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The Fear Of Uncertainty

how to manage anxiety

Lynn Garbutt offers CBT therapy at both ‘CBT and Counselling Kent’s’ Ashford and Egerton practice. Lynn provides some guidance below on how to manage anxiety during uncertain times.

What is behind fear?

It is common to feel uncomfortable when there is uncertainty about the future. Or, if we don’t feel in control of things happening in our life. It goes without saying, that we would all like to know that our job and income are fully secure. So we are able to pay our mortgage/rent and bills.

We would also like to be certain that the dream holiday will turn out as we imagined, and we have a safe, trouble free flight. Invitations to parties, which are supposed to fun, can also fill us with uncertainty. Questions can run through our mind, such as ‘who will be there?’ or ‘what if nobody talks to me’ or ‘I won’t know what to say?’ Although these are quite natural, human concerns, it’s when concern turns to anxiety, that it can leave us feeling out of control or debilitated.

Where does fear begin?

We tend to experience fear when we cannot predict a definitive outcome in a given situation. And we are all different in how much uncertainty we are prepared to accept. Some people enjoy taking risks, while others prefer to have a more certain handle on the future. Although all of us have a limit, when we feel overwhelmed by uncertainty, it causes anxiety. However, it is important to recognise that you are not alone.

It is also important to understand, no matter how anxious you might feel. There are steps you can take to deal with situations that are uncontrollable. Whilst alleviating your anxiety, and facing the unknown with more confidence. When people fear uncertainty, they often find ways to lessen that uncertainty by trying to gain control in other areas of their lives.

This can lead to, what is known as, ‘obsessive compulsive behaviour’ (OCD This is a desperate search to feel in control over and manage other situations. It can often be in a form of superstition. For example, ‘if I perform this ritual then everything will be ok’.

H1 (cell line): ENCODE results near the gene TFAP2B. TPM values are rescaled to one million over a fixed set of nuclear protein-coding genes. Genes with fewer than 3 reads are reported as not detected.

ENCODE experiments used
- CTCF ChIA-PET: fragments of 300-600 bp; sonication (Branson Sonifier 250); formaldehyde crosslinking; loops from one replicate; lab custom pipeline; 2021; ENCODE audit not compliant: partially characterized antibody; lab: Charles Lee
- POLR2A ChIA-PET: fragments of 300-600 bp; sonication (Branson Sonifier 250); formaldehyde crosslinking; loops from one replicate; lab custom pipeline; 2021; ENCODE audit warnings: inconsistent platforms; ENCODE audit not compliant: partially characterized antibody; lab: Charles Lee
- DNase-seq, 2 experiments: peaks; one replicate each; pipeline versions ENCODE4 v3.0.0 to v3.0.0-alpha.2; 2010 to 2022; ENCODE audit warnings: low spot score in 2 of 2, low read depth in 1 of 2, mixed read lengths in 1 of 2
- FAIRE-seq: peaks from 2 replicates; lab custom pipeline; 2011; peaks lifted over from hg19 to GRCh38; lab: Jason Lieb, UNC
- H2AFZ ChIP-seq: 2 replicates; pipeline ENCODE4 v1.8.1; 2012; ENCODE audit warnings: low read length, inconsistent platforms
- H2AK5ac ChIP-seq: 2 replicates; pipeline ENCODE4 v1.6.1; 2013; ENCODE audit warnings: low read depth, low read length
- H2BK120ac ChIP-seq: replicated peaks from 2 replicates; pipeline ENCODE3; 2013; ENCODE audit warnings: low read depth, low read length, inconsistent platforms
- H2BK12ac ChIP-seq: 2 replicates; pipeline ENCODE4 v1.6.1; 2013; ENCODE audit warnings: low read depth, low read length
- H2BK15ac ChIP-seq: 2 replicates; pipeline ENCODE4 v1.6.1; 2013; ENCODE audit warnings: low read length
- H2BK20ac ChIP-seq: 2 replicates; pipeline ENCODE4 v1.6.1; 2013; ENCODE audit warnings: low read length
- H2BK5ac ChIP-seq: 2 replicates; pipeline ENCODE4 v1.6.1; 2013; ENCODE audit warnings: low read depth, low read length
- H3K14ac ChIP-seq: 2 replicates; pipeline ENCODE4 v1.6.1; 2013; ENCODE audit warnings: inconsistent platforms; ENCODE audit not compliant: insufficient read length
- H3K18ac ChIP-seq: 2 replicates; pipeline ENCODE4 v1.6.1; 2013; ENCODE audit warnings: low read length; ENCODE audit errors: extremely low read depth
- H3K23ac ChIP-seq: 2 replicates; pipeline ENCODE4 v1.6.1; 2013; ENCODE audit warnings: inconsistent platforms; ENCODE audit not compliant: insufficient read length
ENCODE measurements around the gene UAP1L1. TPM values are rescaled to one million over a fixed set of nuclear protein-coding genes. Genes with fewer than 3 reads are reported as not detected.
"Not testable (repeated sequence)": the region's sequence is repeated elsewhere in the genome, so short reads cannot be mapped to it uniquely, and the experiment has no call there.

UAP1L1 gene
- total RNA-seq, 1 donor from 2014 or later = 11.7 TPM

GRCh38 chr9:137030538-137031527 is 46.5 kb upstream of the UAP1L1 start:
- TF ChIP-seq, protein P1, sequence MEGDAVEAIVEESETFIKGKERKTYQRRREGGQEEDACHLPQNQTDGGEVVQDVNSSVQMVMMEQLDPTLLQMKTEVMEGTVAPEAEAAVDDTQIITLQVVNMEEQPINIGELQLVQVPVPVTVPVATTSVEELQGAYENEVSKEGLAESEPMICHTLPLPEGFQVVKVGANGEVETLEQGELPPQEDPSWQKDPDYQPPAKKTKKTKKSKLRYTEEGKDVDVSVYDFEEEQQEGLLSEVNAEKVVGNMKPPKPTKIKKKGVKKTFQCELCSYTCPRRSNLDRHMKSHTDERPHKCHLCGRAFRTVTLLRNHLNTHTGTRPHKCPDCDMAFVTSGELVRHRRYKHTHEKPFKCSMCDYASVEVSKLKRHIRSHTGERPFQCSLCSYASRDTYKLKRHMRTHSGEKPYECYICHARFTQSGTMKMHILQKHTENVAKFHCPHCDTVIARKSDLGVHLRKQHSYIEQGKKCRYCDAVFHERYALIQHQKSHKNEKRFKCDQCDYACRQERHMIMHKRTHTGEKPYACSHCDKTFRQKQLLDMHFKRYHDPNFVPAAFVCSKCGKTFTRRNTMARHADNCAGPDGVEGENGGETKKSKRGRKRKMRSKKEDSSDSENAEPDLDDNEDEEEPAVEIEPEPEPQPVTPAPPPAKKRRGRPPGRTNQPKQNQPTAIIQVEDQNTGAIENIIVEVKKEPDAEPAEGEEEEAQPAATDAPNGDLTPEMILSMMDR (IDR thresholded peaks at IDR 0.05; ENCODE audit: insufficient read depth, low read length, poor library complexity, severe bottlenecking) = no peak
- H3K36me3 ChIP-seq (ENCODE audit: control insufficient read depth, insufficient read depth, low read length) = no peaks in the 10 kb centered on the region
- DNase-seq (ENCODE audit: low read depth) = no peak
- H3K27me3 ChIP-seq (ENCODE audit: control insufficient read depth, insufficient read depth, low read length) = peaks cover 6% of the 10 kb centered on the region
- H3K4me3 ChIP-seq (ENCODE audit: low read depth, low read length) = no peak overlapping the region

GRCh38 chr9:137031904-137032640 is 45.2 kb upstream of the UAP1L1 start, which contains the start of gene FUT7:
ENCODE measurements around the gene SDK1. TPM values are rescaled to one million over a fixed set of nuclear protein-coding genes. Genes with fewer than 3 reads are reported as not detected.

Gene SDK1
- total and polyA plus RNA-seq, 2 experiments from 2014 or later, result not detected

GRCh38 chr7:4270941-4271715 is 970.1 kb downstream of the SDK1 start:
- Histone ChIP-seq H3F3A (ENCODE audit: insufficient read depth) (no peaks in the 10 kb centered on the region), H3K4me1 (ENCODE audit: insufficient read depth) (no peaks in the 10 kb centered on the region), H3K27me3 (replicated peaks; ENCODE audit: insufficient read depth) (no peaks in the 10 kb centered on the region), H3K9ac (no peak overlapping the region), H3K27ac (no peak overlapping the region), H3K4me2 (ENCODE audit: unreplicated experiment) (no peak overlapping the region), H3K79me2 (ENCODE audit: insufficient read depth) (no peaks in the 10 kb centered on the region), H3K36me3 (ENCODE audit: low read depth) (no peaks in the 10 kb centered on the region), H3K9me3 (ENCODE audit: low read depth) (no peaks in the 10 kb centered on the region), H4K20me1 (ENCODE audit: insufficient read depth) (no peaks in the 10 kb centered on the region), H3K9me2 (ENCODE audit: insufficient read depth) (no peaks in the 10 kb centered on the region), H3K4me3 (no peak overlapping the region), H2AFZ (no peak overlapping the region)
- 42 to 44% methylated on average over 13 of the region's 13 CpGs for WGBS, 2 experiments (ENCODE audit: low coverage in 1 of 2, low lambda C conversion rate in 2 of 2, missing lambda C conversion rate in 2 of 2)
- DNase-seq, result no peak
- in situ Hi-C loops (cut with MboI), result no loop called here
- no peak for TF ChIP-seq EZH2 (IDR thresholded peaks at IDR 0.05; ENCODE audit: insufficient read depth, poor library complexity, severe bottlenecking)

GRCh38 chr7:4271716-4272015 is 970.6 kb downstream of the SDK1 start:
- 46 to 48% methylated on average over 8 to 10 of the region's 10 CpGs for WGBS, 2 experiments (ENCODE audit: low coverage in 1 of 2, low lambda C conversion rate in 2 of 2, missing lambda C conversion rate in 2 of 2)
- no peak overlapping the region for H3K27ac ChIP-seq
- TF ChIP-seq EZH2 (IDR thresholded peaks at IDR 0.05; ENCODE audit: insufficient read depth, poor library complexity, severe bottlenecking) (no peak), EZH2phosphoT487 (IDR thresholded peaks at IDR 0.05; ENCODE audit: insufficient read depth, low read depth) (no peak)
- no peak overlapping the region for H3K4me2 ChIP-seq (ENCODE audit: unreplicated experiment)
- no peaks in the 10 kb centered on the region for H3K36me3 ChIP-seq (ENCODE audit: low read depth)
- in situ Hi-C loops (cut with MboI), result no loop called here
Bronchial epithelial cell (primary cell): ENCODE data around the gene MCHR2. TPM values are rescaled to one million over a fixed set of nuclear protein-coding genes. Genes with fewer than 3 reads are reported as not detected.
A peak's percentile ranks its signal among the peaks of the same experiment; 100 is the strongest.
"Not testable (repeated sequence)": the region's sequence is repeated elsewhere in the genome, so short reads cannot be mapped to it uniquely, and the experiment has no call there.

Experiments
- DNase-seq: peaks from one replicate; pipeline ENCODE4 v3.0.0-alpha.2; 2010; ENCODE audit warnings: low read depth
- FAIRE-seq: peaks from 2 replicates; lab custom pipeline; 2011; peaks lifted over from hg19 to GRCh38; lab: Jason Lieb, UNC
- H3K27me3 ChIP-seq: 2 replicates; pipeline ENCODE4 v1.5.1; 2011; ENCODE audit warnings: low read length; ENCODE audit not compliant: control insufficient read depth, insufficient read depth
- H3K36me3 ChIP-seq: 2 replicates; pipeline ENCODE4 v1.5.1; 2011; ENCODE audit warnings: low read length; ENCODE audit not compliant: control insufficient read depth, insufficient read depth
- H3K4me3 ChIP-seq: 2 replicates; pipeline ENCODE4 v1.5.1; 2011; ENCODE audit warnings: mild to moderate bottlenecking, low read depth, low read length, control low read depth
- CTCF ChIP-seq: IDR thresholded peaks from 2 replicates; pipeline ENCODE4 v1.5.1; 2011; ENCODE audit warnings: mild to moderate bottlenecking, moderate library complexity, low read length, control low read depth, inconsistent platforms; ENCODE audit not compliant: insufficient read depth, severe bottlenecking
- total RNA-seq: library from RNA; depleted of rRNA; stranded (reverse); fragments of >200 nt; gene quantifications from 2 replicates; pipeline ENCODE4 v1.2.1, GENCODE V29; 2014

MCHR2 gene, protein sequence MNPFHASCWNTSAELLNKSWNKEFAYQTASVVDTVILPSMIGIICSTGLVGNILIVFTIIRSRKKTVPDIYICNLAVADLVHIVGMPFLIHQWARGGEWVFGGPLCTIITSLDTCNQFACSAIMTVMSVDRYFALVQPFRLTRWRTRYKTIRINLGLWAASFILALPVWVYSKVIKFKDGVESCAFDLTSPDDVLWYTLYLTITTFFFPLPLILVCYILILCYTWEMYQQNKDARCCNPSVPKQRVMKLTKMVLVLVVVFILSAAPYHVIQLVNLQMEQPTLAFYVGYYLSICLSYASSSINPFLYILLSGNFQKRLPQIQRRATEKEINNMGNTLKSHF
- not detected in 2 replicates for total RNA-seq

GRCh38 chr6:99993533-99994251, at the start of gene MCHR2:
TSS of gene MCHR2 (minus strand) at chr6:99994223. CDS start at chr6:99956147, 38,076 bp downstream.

People who fear uncertainty, tend to believe that they MUST control and know the outcome of future events. They also believe that they just CANNOT cope without that knowledge! This is known as ‘catastrophising’ – believing something a might awful will happen. Eeven though they rarely think through what that terrible thing might be. Chronic sufferers are often continuously in a heightened state of anxiety, with only brief periods of relief.

Preferences vs demands

The root of this problem often stems from ‘demands’ (the shoulds’, musts and needs) for certainty – in a world that is full of uncertainty. For example, “I MUST know that everything is going to be OK”. This is the unhelpful belief that we NEED to know the outcome of all future events, in order to be able to tolerate it.

This uncertainty leads to uncomfortable feelings of worry and anxiety. This conflict between the ‘demand’ for certainty and the reality that we cannot be certain about everything that will keep the anxiety cogs continually going around.

It goes without saying; we would all like to know for definite that our loved ones are safe, and our jobs are secure. However, demanding that we have certainty about it, does nothing to guarantee the outcome. The only thing it does is lead to us to feeling worried, unsure and anxious.

By recognising what is in your control and what is not – and start facing the unavoidable doubt about what could happen in the future can indeed seem formidable. But it is the first step in letting go of the fear. Not having certainty, it can indeed feel uncomfortable, however, when you recognise that is ALL it is ‘uncomfortable’ you stop fighting the feeling and it becomes so much easier to bear.